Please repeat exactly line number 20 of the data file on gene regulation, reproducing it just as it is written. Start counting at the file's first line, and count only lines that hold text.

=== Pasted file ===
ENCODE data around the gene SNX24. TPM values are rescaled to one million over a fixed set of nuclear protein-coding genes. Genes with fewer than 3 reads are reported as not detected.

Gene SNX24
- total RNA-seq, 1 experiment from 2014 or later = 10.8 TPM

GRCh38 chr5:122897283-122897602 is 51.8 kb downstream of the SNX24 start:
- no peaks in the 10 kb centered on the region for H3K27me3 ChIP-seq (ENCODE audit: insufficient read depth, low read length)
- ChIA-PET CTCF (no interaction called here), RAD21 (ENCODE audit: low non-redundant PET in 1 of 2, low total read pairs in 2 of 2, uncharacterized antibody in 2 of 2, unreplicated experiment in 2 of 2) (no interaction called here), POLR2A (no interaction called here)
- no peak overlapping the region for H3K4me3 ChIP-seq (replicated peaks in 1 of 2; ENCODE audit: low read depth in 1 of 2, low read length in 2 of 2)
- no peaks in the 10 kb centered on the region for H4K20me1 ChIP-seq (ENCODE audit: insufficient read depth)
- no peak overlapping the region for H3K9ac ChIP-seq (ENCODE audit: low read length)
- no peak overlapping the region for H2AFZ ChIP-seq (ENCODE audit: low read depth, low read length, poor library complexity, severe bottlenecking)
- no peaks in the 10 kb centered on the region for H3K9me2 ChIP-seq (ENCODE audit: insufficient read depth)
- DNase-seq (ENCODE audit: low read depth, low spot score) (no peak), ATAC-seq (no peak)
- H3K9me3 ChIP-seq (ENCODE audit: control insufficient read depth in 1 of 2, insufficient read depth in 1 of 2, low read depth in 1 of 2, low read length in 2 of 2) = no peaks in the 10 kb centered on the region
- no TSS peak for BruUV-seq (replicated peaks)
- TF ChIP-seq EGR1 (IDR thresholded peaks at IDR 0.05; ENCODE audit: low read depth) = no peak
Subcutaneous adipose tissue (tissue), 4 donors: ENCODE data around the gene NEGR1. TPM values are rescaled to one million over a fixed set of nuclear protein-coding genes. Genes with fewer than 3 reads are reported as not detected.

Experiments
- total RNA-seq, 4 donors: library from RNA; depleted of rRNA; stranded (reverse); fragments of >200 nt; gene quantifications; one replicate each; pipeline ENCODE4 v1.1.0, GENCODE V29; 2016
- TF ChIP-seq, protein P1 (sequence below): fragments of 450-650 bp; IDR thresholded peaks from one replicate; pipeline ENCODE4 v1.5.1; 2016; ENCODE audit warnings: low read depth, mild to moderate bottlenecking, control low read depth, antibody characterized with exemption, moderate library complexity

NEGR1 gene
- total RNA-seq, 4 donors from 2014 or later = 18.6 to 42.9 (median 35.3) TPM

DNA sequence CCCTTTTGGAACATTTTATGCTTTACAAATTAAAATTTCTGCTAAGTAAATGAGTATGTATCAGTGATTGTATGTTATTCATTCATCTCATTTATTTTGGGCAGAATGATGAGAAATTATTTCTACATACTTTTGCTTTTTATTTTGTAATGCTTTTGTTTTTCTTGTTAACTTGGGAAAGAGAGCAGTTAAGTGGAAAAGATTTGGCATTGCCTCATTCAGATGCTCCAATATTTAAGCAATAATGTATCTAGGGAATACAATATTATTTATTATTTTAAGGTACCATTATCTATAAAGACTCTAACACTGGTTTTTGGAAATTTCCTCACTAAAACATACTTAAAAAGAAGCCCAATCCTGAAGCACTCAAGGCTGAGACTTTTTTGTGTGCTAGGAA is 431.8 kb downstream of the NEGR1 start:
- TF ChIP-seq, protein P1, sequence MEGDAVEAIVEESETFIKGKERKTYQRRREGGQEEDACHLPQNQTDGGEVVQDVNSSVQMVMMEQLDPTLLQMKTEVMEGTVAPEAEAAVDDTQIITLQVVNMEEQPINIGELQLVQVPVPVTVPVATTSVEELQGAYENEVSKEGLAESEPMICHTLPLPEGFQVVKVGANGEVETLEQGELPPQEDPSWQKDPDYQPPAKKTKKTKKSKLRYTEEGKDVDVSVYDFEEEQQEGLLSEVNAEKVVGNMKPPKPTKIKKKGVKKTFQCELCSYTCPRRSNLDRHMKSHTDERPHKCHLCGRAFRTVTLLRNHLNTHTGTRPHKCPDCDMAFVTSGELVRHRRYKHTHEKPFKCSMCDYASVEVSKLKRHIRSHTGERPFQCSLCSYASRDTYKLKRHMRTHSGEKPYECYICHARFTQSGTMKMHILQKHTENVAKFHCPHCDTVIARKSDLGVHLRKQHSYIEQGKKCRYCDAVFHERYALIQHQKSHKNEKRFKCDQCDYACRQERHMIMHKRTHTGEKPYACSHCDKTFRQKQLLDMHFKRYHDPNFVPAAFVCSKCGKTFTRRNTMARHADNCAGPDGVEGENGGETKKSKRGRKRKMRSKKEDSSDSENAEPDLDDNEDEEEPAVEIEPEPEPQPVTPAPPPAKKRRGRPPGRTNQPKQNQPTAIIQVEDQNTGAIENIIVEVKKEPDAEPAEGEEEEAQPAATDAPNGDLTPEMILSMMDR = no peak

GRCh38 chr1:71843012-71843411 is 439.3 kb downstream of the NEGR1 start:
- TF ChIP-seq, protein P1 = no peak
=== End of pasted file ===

NEGR1 gene